In general, College records will include any document, device or item, created, or received which serves to document the organization, functions, policies, decisions or other activities of the College and its faculty and staff. This will include such records as: correspondence, reports, policy statements, and related items, sent and received.
- Minutes of all College Board, College Council, committees and other groups.
- Printed or other reproduced items issued by the College.
- Sound or video recordings or photographs of College administrators, faculty, staff, groups or events.
- Personnel records of faculty, administrators, staff, students and alumni.
- Administrative records such as requisitions, purchase orders, invoices, cancelled checks, bank statements, ledgers, etc.
- Records recorded on magnetic devices or other mechanical devices.
This policy will be used by College administrators, faculty, and staff in the management of the records of the College. It will specify the records that will be kept, indicate their location and person responsible, and tell when and how they are to be destroyed.
The following criteria for determining status of records will be used for determining record retentions:
- Active Records – Records which are used by office personnel at least once each month.
- Inactive Records – Records which are used less than once each month.
- Obsolete Records – Records which are inactive and are not of sufficient value to warrant their transfer to the College Archives and are eligible for disposal.
- Archival Records – Records which are of sufficient research or display value to warrant their being preserved in the College Archives. These records are usually transferred to the Archives when they become inactive; if it is an item published by the College (bulletins, brochures, reports) one copy should be deposited in the Archives immediately upon publication.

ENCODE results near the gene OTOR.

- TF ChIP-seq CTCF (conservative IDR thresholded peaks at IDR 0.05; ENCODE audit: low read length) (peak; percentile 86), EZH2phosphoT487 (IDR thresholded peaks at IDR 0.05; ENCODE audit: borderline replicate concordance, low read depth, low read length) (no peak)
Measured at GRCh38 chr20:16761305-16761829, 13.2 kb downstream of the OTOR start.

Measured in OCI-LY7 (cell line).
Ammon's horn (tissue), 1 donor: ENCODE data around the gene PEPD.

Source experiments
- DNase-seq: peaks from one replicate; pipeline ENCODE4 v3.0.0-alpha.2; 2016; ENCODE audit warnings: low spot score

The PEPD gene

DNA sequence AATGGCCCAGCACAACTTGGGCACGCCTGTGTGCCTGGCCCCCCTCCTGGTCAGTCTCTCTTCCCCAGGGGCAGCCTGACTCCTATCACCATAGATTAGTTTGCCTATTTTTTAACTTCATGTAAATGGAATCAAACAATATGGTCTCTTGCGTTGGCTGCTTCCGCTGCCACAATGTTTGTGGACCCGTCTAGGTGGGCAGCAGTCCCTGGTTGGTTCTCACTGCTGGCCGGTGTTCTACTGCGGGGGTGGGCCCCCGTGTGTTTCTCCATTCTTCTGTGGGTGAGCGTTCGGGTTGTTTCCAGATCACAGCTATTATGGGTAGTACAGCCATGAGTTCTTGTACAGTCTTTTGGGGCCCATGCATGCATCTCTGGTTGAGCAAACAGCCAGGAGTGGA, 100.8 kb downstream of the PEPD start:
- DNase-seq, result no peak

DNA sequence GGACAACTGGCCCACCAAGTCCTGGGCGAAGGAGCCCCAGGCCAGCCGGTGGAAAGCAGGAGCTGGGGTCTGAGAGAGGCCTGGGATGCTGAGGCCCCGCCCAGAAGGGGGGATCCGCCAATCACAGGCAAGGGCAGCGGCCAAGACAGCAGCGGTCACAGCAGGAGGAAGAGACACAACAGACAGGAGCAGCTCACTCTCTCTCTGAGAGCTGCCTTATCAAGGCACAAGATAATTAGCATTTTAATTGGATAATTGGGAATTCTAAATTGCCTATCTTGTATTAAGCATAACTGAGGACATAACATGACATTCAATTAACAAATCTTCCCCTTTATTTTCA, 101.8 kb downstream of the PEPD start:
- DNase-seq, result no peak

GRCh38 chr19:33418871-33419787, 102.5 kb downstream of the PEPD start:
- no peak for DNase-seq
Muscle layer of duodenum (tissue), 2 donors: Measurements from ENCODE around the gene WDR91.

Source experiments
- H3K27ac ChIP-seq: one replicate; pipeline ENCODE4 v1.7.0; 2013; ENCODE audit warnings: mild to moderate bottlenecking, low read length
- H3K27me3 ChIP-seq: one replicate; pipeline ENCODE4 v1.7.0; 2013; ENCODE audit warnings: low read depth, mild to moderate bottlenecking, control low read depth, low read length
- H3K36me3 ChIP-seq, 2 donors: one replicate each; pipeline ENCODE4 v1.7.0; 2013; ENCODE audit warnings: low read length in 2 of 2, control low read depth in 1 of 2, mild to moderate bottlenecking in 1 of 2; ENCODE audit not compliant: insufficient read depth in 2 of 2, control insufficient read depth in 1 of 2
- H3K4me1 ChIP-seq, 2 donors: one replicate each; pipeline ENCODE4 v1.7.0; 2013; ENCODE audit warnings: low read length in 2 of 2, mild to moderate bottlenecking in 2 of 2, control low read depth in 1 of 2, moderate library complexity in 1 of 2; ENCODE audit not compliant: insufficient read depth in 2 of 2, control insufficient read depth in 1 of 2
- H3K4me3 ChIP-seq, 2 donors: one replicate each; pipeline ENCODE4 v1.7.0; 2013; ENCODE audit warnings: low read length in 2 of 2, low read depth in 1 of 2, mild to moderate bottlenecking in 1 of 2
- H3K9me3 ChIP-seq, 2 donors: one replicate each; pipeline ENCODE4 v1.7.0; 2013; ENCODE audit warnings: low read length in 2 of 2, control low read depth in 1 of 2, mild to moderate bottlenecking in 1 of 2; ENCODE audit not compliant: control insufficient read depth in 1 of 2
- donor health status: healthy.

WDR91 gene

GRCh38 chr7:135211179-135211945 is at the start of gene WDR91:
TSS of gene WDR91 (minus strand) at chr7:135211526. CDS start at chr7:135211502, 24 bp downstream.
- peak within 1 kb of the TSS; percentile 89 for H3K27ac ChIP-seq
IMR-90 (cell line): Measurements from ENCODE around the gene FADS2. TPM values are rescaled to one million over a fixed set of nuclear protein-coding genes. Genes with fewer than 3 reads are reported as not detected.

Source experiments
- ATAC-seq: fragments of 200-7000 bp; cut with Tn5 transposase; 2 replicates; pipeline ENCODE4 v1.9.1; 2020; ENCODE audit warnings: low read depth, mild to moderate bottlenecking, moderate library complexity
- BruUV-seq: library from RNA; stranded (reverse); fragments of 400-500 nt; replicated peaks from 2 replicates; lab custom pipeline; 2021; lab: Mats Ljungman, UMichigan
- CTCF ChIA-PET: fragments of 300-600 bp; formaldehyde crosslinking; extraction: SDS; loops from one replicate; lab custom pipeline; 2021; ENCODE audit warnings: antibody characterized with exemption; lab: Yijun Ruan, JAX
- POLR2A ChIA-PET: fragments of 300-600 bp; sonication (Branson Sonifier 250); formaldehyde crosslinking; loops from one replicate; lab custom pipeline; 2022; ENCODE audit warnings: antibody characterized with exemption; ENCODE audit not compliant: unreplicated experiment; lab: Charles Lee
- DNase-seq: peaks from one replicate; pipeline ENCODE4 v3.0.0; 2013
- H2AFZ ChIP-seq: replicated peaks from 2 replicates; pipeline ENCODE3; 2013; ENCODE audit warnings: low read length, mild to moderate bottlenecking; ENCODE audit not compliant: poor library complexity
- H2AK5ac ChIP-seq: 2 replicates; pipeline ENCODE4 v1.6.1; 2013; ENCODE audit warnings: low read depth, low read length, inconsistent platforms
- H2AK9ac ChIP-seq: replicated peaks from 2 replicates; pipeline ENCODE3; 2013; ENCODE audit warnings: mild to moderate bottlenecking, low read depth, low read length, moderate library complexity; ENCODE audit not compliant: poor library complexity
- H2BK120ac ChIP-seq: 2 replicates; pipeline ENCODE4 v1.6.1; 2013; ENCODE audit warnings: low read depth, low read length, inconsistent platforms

- Record Series – Groups of related records which are normally filed and used as a unit and may be considered as such for disposition purposes.
- Essential Records – Records which are vital to the operations of the College and require maximum protection from theft or destruction. These records should have multiple copies which are housed in separate areas of the campus or be microfilmed or placed on data processing storage and be stored under maximum security conditions.
Record Retention Schedule
This schedule contains a list of various records retained by the College with an indication of how long the records should be maintained.
The schedule is not to be considered a static document but will be changing as new records come about and as old records become obsolete. Items not included in the schedule cannot be assumed to be items that can be discarded. These should be reviewed for addition to the schedule if appropriate.
Screening Records Prior to Destruction
Some items listed in the schedule provide that the records should be reviewed prior to destruction, removing and destroying those papers that do not have continuing value. This screening should be done by the administrator over the office involved. The records that contain the highest percentage of temporary material are correspondence and subject files, which are found at all levels of the College. The following categories of papers generally may be eliminated from correspondence files without affecting the substantive value of the files:
- Letters and memorandums of transmittal that do nothing more than forward an enclosure and add nothing to the content of the item transmitted.
- Requests for information and publications which have been received or sent.
- Reservations and confirmations.
- Requests to be added to mailing lists.
- Invitations and announcements of meetings.
- Materials that do not relate to the function or administration of the office.
How Records are to be Destroyed
Records under jurisdiction of Local Records Commission must be approved for destruction by that office, and the record retention schedules included in this policy must be observed for all other records. Records to be destroyed may be burned, buried or sold as waste paper. Records of confidential matter should be burned or shredded and buried.